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Taylor, G.J. (1996). Psychosomatics, Psychoanalysis, and Inflammatory Disease of the Colon: Charles C. Hogan, International Universities Press, Madison, CT, 1995, 290 pp., $45.00.. J. Amer. Acad. Psychoanal., 24(2):374-377.
(1996). Journal of American Academy of Psychoanalysis, 24(2):374-377
Psychosomatics, Psychoanalysis, and Inflammatory Disease of the Colon: Charles C. Hogan, International Universities Press, Madison, CT, 1995, 290 pp., $45.00.
Review by: Graeme J. Taylor, M.D.
This book is the fifth monograph in a “Stress and Health Series,” which explores the relation between psychoanalysis and psychosomatic medicine and the role of life events and personality variables in illness and disease. Whereas some of the earlier monographs considered a wide variety of medical disorders, this current volume focuses on inflammatory disease of the colon.
The book is divided into three main parts. The first is essentially a medical update on inflammatory disease of the colon; the author reviews the somatic, genetic, epidemiological, and psychopathological aspects of ulcerative colitis and Crohn's disease, and describes pharmacological and surgical approaches to treatment. The second part is devoted to some of the complex theoretical issues concerning mind-body relations. Within this section are chapters on modes of studying, organizing, and conceptualizing psychosomatic data, including discussions of Cartesian dualistic interactionism, isomorphism, and linguistic parallelism. Other chapters review the theory of conversion, the concept of stress, the alexithymia construct, and ideas about regulation and disregulation. Hogan returns to clinical data in the third part, in which he outlines his formulations of the psychodynamics and object relations of patients with inflammatory bowel disease (IBD), and describes his psychoanalytic method of treatment. Transference and countertransference issues are discussed. The book ends with a short Afterword in which the author reiterates the need for physicians to consider the “subjective” or psychological worlds of medically ill patients, but he downplays the use of quantitative methods for studying this dimension.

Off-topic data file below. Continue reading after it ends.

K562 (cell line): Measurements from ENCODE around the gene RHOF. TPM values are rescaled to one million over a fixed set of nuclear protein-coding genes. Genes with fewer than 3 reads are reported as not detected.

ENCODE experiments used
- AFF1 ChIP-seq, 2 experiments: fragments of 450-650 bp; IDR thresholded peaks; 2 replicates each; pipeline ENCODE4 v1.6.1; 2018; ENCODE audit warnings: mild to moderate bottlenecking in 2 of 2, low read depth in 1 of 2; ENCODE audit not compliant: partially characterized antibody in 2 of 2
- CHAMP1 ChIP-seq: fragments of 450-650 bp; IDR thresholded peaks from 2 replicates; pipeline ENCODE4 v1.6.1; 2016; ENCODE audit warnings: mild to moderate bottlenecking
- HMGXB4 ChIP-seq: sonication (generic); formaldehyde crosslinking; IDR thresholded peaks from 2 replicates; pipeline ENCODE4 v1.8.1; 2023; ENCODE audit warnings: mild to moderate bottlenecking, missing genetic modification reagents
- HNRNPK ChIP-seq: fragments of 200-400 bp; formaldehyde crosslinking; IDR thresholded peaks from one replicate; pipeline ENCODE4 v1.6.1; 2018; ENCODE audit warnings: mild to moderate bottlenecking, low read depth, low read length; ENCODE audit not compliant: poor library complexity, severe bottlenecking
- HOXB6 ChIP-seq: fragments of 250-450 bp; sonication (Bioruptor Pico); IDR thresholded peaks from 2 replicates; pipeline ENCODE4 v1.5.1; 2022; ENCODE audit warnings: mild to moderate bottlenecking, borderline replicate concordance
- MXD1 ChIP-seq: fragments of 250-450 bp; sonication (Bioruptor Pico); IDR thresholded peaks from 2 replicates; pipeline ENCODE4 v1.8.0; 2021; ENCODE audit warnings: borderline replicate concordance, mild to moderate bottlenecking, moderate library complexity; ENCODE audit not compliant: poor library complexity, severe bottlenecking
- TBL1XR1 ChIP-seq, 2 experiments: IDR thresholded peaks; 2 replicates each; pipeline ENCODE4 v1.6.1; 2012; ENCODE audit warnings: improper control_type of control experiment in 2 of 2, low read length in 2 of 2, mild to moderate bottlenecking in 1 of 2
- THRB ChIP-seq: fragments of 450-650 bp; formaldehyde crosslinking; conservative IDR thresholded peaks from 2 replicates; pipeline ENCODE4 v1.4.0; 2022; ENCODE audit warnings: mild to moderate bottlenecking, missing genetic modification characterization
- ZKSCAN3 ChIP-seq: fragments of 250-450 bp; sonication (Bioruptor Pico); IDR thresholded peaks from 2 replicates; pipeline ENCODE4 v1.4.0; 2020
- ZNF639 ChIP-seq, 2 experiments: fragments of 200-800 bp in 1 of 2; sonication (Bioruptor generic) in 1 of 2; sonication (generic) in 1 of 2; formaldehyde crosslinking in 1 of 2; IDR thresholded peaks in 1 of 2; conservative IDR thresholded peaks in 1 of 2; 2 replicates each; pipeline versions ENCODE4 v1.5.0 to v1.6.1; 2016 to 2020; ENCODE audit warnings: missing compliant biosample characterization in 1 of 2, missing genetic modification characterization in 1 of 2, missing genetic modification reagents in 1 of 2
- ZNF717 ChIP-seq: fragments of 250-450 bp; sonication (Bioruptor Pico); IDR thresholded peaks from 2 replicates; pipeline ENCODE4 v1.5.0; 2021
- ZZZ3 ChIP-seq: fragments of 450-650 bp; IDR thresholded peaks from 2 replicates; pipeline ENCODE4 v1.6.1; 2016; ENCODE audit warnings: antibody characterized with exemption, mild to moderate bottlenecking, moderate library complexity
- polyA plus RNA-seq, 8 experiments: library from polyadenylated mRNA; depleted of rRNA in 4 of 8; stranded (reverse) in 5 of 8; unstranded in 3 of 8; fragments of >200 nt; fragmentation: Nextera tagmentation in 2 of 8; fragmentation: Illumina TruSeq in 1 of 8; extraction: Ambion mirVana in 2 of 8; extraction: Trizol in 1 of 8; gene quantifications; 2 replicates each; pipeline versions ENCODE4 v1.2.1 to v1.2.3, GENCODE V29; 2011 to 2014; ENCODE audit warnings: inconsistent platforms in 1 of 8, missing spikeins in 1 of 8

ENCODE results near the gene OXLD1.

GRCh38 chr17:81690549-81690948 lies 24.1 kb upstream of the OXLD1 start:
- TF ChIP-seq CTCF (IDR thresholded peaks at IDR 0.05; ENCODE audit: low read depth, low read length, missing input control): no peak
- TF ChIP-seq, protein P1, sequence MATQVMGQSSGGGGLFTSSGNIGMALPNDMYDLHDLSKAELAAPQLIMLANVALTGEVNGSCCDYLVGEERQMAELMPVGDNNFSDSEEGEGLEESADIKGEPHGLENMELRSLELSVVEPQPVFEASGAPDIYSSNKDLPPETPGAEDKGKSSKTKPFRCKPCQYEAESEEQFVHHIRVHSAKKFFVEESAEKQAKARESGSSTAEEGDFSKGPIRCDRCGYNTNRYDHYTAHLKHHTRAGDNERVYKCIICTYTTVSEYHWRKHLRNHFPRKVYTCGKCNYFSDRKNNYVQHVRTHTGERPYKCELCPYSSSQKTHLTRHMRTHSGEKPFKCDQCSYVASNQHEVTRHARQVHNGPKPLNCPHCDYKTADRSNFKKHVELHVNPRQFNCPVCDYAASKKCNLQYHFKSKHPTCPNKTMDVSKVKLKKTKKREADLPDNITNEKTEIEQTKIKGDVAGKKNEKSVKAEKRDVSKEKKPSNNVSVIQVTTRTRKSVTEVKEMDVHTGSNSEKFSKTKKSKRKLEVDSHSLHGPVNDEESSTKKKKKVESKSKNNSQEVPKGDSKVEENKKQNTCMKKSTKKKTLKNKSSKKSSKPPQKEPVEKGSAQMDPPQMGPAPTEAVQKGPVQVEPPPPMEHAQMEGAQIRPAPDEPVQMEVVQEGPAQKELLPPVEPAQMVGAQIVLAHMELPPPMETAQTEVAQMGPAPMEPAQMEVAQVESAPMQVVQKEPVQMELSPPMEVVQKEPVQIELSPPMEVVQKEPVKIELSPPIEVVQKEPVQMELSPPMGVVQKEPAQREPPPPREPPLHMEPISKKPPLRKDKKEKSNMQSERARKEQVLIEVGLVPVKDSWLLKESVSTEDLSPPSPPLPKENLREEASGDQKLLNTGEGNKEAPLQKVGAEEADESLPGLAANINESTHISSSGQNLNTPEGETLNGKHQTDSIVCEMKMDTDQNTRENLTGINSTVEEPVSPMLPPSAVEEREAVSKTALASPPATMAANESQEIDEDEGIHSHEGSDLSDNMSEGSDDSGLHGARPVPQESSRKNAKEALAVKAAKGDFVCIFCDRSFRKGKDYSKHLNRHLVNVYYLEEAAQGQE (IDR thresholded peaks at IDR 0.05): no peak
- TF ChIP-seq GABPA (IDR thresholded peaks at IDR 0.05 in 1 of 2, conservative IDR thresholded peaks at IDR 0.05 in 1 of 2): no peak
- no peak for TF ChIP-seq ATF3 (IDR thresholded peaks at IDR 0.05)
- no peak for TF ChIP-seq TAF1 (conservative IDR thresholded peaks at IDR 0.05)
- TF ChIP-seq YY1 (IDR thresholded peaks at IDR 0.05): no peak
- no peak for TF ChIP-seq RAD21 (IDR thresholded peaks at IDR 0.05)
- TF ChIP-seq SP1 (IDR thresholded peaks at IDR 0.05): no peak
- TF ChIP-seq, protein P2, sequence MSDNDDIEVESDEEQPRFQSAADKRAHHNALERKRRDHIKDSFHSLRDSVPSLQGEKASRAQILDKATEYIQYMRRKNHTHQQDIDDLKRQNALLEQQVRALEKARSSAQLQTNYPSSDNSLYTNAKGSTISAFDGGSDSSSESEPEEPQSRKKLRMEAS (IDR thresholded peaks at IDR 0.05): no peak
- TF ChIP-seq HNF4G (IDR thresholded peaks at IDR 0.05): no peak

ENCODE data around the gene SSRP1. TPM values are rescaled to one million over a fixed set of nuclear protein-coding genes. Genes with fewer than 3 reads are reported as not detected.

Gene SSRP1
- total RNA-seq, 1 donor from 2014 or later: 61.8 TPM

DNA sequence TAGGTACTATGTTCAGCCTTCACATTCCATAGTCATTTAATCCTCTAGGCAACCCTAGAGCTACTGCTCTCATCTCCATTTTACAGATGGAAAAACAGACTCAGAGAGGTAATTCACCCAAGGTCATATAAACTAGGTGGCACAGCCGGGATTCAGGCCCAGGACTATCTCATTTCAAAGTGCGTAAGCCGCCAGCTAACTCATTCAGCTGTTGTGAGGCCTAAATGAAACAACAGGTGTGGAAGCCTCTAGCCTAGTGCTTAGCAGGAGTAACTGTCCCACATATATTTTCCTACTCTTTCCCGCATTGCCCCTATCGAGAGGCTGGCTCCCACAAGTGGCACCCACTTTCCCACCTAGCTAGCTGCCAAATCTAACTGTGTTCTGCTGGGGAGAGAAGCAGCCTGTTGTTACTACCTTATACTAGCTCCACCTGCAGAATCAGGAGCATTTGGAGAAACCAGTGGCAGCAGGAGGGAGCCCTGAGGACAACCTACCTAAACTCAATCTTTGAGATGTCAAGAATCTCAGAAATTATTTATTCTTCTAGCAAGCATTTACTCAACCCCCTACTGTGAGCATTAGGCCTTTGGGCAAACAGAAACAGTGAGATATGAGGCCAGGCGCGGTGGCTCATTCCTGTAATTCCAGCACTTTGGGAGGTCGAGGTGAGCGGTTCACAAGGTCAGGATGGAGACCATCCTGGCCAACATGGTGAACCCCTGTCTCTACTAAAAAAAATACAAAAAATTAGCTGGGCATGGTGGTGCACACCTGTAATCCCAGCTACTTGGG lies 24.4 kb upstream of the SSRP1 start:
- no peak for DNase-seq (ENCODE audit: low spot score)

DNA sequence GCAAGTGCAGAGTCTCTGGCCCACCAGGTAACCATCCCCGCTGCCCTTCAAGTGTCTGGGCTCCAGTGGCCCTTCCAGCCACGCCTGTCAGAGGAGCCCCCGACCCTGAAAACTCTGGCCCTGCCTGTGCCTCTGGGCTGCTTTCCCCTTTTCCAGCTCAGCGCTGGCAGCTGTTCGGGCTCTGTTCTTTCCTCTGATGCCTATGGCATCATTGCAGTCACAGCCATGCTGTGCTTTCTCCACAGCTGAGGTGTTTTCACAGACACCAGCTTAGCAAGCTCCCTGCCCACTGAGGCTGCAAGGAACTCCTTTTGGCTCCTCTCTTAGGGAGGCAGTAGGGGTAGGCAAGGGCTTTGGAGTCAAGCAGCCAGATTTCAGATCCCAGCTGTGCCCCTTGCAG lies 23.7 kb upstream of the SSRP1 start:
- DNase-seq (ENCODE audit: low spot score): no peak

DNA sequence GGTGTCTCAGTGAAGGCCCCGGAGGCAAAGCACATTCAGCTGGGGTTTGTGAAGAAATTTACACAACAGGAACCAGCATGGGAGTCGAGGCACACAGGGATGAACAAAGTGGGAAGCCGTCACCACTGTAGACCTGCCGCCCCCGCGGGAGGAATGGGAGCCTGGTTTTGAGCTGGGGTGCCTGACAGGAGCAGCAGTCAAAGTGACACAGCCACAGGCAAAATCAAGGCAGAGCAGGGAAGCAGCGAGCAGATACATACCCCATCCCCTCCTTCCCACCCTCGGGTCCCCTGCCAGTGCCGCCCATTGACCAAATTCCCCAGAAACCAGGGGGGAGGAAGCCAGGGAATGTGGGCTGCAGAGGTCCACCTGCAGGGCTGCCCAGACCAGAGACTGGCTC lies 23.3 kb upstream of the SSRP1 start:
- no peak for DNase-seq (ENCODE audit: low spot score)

The most valuable part of the book is the section on treatment. The author is clearly a highly skilled and experienced clinician, and his approach and treatment outcome results should encourage many more analysts to engage IBD patients in psychoanalytic therapy. Like several other psychoanalytic psychosomaticists, Hogan recognizes that the psychopathology associated with IBD usually differs from psychoneurotic pathology; it involves primitive parts of the personality and is related to the pregenital and preverbal period of development.
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